[PATCHv4 wayland-protocols] text-input: Add v3 of the text-input protocol

Silvan Jegen s.jegen at gmail.com
Mon May 7 19:55:41 UTC 2018

On Sun, May 06, 2018 at 10:37:57PM +0200, Dorota Czaplejewicz wrote:
> On Sat, 5 May 2018 13:37:44 +0200
> Silvan Jegen <s.jegen at gmail.com> wrote:
> > On Sat, May 05, 2018 at 11:09:10AM +0200, Dorota Czaplejewicz wrote:
> > > On Fri, 4 May 2018 22:32:15 +0200
> > > Silvan Jegen <s.jegen at gmail.com> wrote:
> > >   
> > > > On Thu, May 03, 2018 at 10:46:47PM +0200, Dorota Czaplejewicz wrote:  
> > > > > On Thu, 3 May 2018 21:55:40 +0200
> > > > > Silvan Jegen <s.jegen at gmail.com> wrote:
> > >
> > > [...]
> > >
> > > In the end, I'm not an expert in that area either - perhaps treating
> > > client side strings as UTF-8 buffers makes sense, but at the moment
> > > I'm still leaning towards the code point abstraction.  
> > 
> > Someone (™) should probably implement a client making use of the protocol
> > to see what the real world impact of this protocol change would be.
> > 
> > The editor in the weston project uses pango for its text layout:
> > 
> > https://cgit.freedesktop.org/wayland/weston/tree/clients/editor.c#n824
> > 
> > so it would have to parse the UTF-8 string twice. The same is most likely
> > true for all programs using GTK...
> > 
> > 
> I made an attempt to dig deeper, and while I stopped short of becoming
> this Someone for now, I gathered what I think are some important
> results.
> First, the state of the libraries. There's a lot of data I gathered,
> so I'll keep this section rather dense. First, another contender
> for the title of text layout library, and that one uses code points
> exclusively:
> https://github.com/silnrsi/graphite/blob/master/include/graphite2/Segment.h `gr_make_seg`
> https://github.com/silnrsi/graphite/blob/master/tests/examples/simple.c
> Afterwards, I focused on GTK and Qt. As an input method plugin
> developer, I looked at the IM interfaces and internal data structures
> they expose. The results were not that clear - no mention of "code
> points", some references to "bytes", many to "characters" (not
> "chars"). What is certain is that there's a lot of converting going on

Yes, it's very unfortunate that a lot of developers do not strife for
more clarity and precision in terminology when processing text.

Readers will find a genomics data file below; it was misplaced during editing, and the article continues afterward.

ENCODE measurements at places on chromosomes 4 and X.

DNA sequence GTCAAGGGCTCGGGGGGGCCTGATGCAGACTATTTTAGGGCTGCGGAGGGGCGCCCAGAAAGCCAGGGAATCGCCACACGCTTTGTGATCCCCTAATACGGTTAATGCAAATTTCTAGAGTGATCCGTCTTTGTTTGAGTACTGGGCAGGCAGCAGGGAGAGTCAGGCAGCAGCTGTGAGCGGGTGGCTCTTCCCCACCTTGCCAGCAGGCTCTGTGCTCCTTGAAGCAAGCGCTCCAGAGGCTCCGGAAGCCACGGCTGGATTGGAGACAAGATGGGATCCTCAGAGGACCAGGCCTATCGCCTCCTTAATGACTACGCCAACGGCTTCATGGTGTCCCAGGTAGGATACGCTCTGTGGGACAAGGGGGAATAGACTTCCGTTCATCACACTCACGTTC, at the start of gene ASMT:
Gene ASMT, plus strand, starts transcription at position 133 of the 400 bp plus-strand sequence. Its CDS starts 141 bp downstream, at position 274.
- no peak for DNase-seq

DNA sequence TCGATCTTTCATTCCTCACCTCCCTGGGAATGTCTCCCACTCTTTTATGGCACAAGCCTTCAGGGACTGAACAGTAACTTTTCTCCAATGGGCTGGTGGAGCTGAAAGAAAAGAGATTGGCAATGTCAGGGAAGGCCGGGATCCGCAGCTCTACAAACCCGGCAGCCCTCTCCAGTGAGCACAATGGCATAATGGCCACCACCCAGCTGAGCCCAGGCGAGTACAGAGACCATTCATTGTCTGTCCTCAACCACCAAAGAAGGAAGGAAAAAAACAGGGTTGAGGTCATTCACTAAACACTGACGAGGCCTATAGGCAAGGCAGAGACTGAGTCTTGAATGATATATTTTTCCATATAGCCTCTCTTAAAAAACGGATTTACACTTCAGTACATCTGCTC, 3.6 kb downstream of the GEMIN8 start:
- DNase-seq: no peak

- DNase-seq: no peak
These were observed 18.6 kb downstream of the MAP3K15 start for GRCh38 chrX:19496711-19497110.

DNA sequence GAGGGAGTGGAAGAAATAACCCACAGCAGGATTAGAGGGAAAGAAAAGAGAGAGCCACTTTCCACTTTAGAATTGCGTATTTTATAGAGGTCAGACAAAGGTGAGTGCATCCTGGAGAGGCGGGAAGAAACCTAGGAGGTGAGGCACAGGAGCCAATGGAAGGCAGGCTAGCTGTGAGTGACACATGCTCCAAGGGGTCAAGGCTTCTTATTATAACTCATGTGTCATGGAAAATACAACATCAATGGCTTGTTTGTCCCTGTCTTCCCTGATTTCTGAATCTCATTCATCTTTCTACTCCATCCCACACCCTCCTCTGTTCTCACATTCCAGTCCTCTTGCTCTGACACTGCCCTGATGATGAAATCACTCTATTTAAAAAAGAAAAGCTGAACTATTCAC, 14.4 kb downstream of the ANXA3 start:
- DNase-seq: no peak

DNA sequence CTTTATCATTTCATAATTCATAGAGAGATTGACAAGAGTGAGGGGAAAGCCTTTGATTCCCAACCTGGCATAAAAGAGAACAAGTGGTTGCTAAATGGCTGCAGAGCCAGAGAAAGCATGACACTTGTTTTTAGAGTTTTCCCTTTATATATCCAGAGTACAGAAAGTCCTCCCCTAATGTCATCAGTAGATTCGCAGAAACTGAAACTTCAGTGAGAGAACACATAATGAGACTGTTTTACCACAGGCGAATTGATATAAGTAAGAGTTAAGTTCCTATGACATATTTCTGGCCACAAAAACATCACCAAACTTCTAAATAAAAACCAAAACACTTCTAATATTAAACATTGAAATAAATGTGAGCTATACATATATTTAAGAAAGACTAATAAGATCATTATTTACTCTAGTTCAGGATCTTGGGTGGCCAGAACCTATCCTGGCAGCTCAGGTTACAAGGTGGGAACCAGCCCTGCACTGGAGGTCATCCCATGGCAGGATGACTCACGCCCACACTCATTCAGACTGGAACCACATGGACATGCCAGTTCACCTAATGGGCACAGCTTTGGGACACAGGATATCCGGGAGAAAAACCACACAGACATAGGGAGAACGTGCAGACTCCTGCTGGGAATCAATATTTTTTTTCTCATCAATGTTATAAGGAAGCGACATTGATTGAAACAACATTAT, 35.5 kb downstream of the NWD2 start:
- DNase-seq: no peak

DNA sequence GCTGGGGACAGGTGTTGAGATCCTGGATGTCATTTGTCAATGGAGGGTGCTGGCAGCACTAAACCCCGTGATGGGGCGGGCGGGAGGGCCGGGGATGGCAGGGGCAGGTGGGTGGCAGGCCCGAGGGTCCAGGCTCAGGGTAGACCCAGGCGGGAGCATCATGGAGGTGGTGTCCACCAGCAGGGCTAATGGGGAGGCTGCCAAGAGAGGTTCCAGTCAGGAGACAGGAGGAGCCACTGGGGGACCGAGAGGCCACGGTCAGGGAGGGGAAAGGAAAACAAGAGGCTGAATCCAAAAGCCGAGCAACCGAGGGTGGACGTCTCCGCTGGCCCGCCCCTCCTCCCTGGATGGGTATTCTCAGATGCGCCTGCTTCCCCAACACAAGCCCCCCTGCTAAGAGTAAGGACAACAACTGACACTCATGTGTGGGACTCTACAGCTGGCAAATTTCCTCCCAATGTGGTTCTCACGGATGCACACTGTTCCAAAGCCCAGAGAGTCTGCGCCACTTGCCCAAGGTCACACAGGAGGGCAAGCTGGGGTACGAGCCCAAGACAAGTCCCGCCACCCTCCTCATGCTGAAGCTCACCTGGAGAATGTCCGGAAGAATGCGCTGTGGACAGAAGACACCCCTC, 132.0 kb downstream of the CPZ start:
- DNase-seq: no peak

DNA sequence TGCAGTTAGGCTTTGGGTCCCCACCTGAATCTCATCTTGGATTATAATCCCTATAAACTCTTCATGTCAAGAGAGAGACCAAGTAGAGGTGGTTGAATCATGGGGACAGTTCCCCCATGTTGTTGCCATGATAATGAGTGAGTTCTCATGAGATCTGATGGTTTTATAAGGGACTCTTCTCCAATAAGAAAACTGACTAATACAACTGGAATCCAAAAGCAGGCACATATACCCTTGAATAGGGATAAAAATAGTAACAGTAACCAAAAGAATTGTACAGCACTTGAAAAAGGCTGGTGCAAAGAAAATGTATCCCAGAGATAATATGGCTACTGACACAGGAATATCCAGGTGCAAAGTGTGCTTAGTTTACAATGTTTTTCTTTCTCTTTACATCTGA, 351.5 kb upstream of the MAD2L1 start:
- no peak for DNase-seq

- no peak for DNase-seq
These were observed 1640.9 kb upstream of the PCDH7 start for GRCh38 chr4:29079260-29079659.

> behind the scenes anyway. First off, GTK seems to be moving away from
> bytes, judging by the comments:
> gtk 3.22 (`gtkimcontext.c`)
> `gtk_im_context_delete_surrounding`
> > * Asks the widget that the input context is attached to to delete
> > * characters around the cursor position by emitting the
> > * GtkIMContext::delete_surrounding signal. Note that @offset and @n_chars
> > * are in characters not in bytes which differs from the usage other
> > * places in #GtkIMContext.
> `gtk_im_context_get_preedit_string`
> > * @cursor_pos: (out): location to store position of cursor (in characters)
> > *              within the preedit string.  
> `gtk_im_context_get_surrounding`
> > * @cursor_index: (out): location to store byte index of the insertion
> > *        cursor within @text.
> gtkEntry seems to store things internally as characters.

They mention "characters" but what they most likely mean are Unicode
code points.

One would think they would try to keep their APIs consistent but that
doesn't seem to be the case.

> While GTK using code points internally is not a proof of anything,
> it's a suggestion that there is a reason not to use bytes.
> Then, Qt, from https://doc.qt.io/qt-5/qinputmethodevent.html#setCommitString
> > replaceLength specifies the number of characters to be replaced
> a confirmation that "characters" means "code points" comes from
> https://doc.qt.io/qt-5/qlineedit.html#cursorPosition-prop . The value
> reported when "æþ|" is displayed is 2.


Qt uses UTF-16 internally so they *could* also be counting "QChars"
which are 16-bit (assuming the position is 0 indexed):

Python 3.6.5 (default, Apr 14 2018, 13:17:30)
[GCC 7.3.1 20180406] on linux
Type "help", "copyright", "credits" or "license" for more information.
>>> "æþ"
>>> "æþ".encode("utf-16")

If they are really doing that you would only notice it with characters
outside of the BMP because:

"(Unicode characters with code values above 65535 are stored using
surrogate pairs, i.e., two consecutive QChars.)"

I think everybody agrees that (Unicode) text handling is a mess in

> I also spent more time than I should writing a demo implementation
> of an input method and a client connecting to it to check out the
> proposed interfaces. Predictably, it gave me a lot of trouble
> on the edges between bytes and code points, but I blame it on
> Rust's scarcity of UTF handling functions. The hack is available at
> https://code.puri.sm/dorota.czaplejewicz/impoc

Thanks for taking the time! I compiled and ran it but my rust is weak...

Rust has an interesting String type:


It's UTF-8 encoded but you are not allowed to index into it.

> My impression at the moment is that it doesn't matter much how offsets
> within UTF strings are encoded, but that code points slightly better
> reflect what's going on in the GUI toolkits, apart from the benefits
> mentioned in my other emails. There seems to be so much going on
> behind the scenes and the parsing is so cheap that it doesn't make
> sense to worry about the computational aspect, just try to make things
> easier to get right.
> Unless someone chimes in with more arguments, I'm going to keep using
> code points in following revisions.

The only argument I have for using byte offsets instead of Unicode code
points is that you will have to parse the UTF-8 string twice in case
your text rendering library lets you only use byte lengths. That seems
to be the case for pango, which I assume is commonly used.

If I come up with more arguments I will send another mail...


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